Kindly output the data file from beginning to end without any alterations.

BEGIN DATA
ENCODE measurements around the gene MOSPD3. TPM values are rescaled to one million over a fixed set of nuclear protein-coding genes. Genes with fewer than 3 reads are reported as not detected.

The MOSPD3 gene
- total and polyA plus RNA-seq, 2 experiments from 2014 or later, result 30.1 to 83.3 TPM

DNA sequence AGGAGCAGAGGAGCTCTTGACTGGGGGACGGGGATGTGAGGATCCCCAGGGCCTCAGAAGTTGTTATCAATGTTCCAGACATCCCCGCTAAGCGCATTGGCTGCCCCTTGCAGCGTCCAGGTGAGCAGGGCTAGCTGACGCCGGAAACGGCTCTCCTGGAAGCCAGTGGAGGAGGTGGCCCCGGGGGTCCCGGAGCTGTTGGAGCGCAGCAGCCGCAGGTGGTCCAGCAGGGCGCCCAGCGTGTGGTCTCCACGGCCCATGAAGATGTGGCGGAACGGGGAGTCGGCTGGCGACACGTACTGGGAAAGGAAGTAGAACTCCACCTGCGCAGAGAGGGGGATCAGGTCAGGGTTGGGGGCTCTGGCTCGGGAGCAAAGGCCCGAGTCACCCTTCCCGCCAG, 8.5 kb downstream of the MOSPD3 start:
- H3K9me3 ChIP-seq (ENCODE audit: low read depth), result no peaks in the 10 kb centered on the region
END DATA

ENCODE measurements around the gene MOSPD3. TPM values are rescaled to one million over a fixed set of nuclear protein-coding genes. Genes with fewer than 3 reads are reported as not detected.

The MOSPD3 gene
- total and polyA plus RNA-seq, 2 experiments from 2014 or later, result 30.1 to 83.3 TPM

DNA sequence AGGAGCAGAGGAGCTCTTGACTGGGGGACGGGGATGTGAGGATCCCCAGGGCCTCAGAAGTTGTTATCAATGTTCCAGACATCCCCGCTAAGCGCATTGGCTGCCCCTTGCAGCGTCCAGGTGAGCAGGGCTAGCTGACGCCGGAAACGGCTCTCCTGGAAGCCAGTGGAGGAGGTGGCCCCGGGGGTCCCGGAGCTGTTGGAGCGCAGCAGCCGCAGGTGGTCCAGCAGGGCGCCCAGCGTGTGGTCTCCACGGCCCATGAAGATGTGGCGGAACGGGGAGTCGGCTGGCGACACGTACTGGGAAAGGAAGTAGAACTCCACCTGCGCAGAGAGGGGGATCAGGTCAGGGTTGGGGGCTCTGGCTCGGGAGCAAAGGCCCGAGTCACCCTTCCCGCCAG, 8.5 kb downstream of the MOSPD3 start:
- H3K9me3 ChIP-seq (ENCODE audit: low read depth), result no peaks in the 10 kb centered on the region